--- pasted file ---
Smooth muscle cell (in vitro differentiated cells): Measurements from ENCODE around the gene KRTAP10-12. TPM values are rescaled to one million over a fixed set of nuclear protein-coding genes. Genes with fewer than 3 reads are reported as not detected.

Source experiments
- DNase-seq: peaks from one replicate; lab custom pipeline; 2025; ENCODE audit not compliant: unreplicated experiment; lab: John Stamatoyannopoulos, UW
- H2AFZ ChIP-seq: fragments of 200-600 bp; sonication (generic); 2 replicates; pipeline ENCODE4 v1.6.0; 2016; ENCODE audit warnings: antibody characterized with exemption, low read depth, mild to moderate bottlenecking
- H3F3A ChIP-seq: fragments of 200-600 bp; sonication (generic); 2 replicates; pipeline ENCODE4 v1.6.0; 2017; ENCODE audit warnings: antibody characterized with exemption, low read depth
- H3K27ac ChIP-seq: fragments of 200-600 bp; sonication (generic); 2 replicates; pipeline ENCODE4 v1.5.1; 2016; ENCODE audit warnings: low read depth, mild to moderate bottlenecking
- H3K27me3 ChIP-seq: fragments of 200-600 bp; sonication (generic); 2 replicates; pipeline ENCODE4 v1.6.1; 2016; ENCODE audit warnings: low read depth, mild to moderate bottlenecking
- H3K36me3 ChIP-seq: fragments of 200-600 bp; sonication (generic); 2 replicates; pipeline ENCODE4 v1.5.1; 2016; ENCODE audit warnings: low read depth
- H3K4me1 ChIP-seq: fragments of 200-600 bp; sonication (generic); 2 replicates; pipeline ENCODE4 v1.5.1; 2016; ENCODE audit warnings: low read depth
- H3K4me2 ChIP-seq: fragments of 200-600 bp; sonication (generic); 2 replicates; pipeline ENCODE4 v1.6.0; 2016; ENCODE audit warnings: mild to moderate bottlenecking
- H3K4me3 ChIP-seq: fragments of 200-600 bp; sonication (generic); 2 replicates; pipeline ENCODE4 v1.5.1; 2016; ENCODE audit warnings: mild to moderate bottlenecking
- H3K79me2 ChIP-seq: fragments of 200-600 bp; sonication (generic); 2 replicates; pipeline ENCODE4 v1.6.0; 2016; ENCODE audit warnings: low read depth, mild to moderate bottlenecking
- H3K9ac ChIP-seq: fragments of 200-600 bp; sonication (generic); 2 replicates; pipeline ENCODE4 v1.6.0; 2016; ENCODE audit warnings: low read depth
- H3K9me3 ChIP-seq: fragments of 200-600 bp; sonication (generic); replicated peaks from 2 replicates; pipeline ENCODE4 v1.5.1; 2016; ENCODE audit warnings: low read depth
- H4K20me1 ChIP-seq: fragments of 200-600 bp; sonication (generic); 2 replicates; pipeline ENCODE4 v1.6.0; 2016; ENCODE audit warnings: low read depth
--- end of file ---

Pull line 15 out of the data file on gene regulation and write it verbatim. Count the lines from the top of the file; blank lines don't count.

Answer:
- H4K20me1 ChIP-seq: fragments of 200-600 bp; sonication (generic); 2 replicates; pipeline ENCODE4 v1.6.0; 2016; ENCODE audit warnings: low read depth